Soyez à tout jamais l’objet de nos hom­mages,
Les seuls qu’on puisse offrir au culte des vrais sages,
Les seuls en tous les temps qui délectent leur cœur,
Les seuls que la nature offre à notre bon­heur !
Cédons à leur empire, et que leur vio­lence,
Sub­juguant nos esprits sans nulle résis­tance,
Nous fasse impuné­ment des lois de nos plaisirs
Ce que leur voix pre­scrit suf­fit à nos désirs.
Quel que soit le désor­dre où leur organe entraîne,
Nous devons leur céder sans remords et sans peine,
Et, sans scruter nos lois ni con­sul­ter nos mœurs,
Nous livrer ardem­ment à toutes les erreurs
Que tou­jours par leurs mains nous dicta la nature.
Ne respec­tons jamais que son divin mur­mure ;
Ce que nos vaines lois frap­pent en tous pays
Est ce qui pour ses plans eut tou­jours plus de prix.
Ce qui paraît à l’homme une affreuse injus­tice
N’est sur nous que l’effet de sa main cor­rup­trice,
Et quand, d’après nos mœurs, nous craignons de fail­lir,
Nous ne réus­sis­sons qu’à la mieux accueil­lir.
Ces douces actions que vous nom­mez des crimes,
Ces excès que les sots croient illégitimes,
Ne sont que les écarts qui plaisent à ses yeux,
Les vices, les pen­chants qui la délectent mieux ;
Ce qu’elle grave en nous n’est jamais que sub­lime ;
En con­seil­lant l’horreur, elle offre la vic­time
Frappons-la sans frémir, et ne craignons jamais
D’avoir, en lui cédant, com­mis quelques for­faits.
Exam­inons la foudre en ses mains san­guinaires
Elle éclate au hasard, et les fils, et les pères,
Les tem­ples, les bor­dels, les dévots, les ban­dits,
Tout plaît à la nature : il lui faut des dél­its.
Nous la ser­vons de même en com­met­tant le crime
Plus notre main l’étend et plus elle l’estime.
Usons des droits puis­sants qu’elle exerce sur nous
En nous livrant sans cesse aux plus mon­strueux goûts.
Aucun n’est défendu par ses lois homi­cides,
Et l’inceste, et le viol, le vol, les par­ri­cides,
Les plaisirs de Sodome et les jeux de Sapho,
Tout ce qui nuit à l’homme ou le plonge au tombeau,
N’est, soyons-en cer­tains, qu’un moyen de lui plaire.
En ren­ver­sant les dieux, dérobons leur ton­nerre
Et détru­isons avec ce foudre étince­lant
Tout ce qui nous déplaît dans un monde effrayant.
N’épargnons rien surtout : que ses scélérat­esses
Ser­vent d’exemple en tout à nos noires prouesses.
Il n’est rien de sacré : tout dans cet univers
Doit plier sous le joug de nos fougueux tra­vers.
Plus nous mul­ti­pli­erons, varierons l’infamie,
Mieux nous la sen­tirons dans notre âme affer­mie,
Dou­blant, encour­ageant nos cyniques essais,
Pas à pas chaque jour nous con­duire aux for­faits.
Après les plus beaux ans si sa voix nous rap­pelle,
En nous moquant des dieux retournons auprès d’elle
Pour nous récom­penser son creuset nous attend ;
Ce que prit son pou­voir, son besoin nous le rend.
Là tout se repro­duit, là tout se régénère ;
Des grands et des petits la putain est la mère,
Et nous sommes tou­jours aussi chers à ses yeux,
Mon­stres et scélérats que bons et vertueux.


It’s the day before the trial starts. Fredrik packs a com­puter into a rusty old Volvo. Along with his Pirate Bay co-founders, he faces $13 mil­lion in dam­age claims to Hol­ly­wood in a copy­right infringe­ment case.

Fredrik is on his way to install a new com­puter in the secret server hall. This is where the world’s largest file shar­ing site is hidden.

When the hacker prodigy Got­tfrid, the inter­net activist Peter and the net­work nerd Fredrik are found guilty, they are con­fronted with the real­ity of life offline – away from keyboard.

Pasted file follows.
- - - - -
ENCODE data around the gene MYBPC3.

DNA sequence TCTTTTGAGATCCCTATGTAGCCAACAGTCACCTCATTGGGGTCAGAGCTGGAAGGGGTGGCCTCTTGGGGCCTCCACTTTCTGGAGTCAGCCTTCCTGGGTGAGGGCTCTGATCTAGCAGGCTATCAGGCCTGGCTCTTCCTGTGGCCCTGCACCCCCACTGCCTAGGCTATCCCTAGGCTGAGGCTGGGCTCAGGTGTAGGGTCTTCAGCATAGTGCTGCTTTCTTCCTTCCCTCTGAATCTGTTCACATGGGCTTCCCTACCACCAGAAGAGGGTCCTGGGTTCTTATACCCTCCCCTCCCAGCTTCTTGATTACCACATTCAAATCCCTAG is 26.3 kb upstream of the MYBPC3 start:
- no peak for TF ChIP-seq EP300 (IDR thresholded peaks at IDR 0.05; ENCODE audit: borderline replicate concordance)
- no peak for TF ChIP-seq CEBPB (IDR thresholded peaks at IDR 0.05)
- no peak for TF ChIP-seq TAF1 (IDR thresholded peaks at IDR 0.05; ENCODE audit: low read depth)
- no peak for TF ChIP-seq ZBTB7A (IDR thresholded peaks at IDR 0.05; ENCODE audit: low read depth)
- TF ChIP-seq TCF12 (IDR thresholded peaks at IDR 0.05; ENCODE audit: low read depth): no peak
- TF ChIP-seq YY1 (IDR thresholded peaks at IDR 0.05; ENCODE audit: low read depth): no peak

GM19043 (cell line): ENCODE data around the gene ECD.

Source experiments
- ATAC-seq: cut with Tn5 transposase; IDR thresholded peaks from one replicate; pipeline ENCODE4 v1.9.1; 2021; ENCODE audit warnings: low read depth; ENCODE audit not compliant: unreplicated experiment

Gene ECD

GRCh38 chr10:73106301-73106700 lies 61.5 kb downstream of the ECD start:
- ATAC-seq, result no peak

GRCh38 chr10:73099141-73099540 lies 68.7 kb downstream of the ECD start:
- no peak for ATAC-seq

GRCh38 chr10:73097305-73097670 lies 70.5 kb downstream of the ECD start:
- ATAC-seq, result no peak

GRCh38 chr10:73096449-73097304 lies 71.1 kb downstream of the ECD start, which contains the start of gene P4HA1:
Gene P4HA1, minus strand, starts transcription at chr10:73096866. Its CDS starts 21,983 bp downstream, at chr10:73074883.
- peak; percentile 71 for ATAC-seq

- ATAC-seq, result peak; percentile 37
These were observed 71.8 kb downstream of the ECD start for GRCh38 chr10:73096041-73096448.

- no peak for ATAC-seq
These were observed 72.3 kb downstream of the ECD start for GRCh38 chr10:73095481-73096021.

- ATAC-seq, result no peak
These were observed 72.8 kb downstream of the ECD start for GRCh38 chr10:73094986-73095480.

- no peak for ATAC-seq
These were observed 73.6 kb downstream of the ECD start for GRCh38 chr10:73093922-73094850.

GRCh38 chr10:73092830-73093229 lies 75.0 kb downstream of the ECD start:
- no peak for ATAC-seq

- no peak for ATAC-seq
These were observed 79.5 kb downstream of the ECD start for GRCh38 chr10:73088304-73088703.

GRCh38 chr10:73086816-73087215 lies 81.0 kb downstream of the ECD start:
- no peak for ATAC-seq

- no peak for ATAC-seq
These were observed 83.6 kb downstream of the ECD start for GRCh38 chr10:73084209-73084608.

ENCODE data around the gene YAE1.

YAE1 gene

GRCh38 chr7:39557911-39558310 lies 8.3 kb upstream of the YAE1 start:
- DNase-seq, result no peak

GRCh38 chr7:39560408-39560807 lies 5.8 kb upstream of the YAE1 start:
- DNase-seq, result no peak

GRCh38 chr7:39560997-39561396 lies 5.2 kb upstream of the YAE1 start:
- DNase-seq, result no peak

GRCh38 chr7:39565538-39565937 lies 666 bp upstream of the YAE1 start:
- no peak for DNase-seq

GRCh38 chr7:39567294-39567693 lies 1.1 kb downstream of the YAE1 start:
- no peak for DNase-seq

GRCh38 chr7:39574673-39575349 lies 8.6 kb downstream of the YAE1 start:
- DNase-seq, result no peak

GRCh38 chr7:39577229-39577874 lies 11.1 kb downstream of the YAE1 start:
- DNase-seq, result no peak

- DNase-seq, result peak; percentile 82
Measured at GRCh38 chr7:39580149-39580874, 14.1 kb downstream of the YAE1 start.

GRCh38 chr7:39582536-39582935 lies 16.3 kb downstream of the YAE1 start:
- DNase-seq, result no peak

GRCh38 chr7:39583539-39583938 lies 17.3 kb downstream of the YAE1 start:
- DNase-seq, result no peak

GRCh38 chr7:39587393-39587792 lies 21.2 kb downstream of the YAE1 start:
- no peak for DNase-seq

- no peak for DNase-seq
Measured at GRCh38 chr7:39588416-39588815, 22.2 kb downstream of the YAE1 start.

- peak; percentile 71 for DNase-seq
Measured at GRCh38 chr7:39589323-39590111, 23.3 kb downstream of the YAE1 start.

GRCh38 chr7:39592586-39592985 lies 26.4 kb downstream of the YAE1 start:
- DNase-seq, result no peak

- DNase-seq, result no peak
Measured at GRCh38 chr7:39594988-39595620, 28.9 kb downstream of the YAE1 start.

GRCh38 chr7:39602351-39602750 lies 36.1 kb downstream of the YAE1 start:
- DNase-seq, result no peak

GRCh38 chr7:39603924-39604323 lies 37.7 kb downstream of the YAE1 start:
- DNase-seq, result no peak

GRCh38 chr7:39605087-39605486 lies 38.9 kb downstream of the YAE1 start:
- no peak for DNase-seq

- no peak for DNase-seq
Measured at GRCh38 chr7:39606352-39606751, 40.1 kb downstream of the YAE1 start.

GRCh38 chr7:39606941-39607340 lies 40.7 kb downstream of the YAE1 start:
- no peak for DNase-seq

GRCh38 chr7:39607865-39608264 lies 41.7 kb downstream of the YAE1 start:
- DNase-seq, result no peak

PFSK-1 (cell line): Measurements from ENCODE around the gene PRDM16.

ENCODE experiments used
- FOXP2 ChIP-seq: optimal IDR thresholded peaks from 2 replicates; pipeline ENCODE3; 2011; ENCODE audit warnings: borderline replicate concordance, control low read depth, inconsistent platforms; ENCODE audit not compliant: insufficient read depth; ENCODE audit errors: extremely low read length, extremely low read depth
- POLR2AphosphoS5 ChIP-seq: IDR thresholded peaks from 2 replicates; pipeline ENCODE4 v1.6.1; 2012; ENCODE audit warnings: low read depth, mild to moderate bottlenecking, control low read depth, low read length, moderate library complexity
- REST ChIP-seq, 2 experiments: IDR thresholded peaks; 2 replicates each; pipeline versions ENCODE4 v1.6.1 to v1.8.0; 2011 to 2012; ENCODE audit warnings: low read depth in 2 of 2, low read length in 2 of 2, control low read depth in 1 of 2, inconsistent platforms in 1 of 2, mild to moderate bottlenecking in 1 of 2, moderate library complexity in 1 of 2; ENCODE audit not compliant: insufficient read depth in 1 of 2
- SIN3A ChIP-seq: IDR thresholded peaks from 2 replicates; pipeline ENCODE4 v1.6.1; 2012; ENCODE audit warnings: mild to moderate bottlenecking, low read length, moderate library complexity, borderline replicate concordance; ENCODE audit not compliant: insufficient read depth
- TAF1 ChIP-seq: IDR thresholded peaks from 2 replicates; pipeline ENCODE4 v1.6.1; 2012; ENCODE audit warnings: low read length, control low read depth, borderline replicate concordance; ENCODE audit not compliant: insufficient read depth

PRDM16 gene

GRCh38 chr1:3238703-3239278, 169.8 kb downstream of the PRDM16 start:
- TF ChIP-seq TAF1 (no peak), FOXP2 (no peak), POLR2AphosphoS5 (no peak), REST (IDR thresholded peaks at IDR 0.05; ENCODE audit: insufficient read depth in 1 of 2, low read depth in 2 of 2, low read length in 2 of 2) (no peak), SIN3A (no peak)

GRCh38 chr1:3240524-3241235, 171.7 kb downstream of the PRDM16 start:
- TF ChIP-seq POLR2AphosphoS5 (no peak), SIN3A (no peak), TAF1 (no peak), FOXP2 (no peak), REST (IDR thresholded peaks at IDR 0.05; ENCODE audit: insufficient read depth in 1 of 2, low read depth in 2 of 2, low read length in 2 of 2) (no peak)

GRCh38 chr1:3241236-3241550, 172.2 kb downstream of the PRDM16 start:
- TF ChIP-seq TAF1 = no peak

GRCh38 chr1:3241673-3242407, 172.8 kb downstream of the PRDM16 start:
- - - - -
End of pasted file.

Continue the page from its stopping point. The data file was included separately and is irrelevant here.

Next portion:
But deep down in dark data cen­tres, clan­des­tine com­put­ers qui­etly con­tinue to dupli­cate files.

Ray & Charles Eames’ Powers of Ten


Pow­ers of Ten takes us on an adven­ture in mag­ni­tudes. Start­ing at a pic­nic by the lake­side in Chicago, this famous film trans­ports us to the outer edges of the uni­verse. Every ten sec­onds we view the start­ing point from ten times far­ther out until our own galaxy is vis­i­ble only as a speck of light among many oth­ers. Return­ing to Earth with breath­tak­ing speed, we move inward– into the hand of the sleep­ing pic­nicker — with ten times more mag­ni­fi­ca­tion every ten sec­onds. Our jour­ney ends inside a pro­ton of a car­bon atom within a DNA mol­e­cule in a white blood cell.


Pow­ers of Ten is a 1968 Amer­i­can doc­u­men­tary short film writ­ten and directed by Ray Eames and her hus­band, Charles Eames, rere­leased in 1977. The film depicts the rel­a­tive scale of the Uni­verse in fac­tors of ten (see also log­a­rith­mic scale and order of mag­ni­tude). The film is an adap­ta­tion of the 1957 book Cos­mic View by Kees Boeke, and more recently is the basis of a new book version.

In 1998, “Pow­ers of Ten” was selected for preser­va­tion in the United States National Film Reg­istry by the Library of Con­gress as being “cul­tur­ally, his­tor­i­cally, or aes­thet­i­cally significant”.



Music is so processed and pretty these days. So when a band like FIDLAR comes along we all need to say thank you and make sure that all of our friends know about them.

As the four young men in FIDLAR dis­cuss the ori­gin story of their brash, beery, and dan­ger­ously catchy garage-rock band, lead singer Zac Carper remem­bers talk­ing about how, one way or the other, they were absolutely going to have the word “fuck” in their name. The FIDLAR moniker reflects their roots in Los Ange­les skate cul­ture (it’s a pop­u­lar acronym mean­ing “Fuck It Dog, Life’s A Risk”) as well as the phi­los­o­phy behind live-in-the-moment, crash-and-burn ragers like “Cocaine” and “Wake Bake Skate”.

The L.A. band just released a new EP enti­tled Shit We Recorded In Our Bed­room. You can down­load it for free below.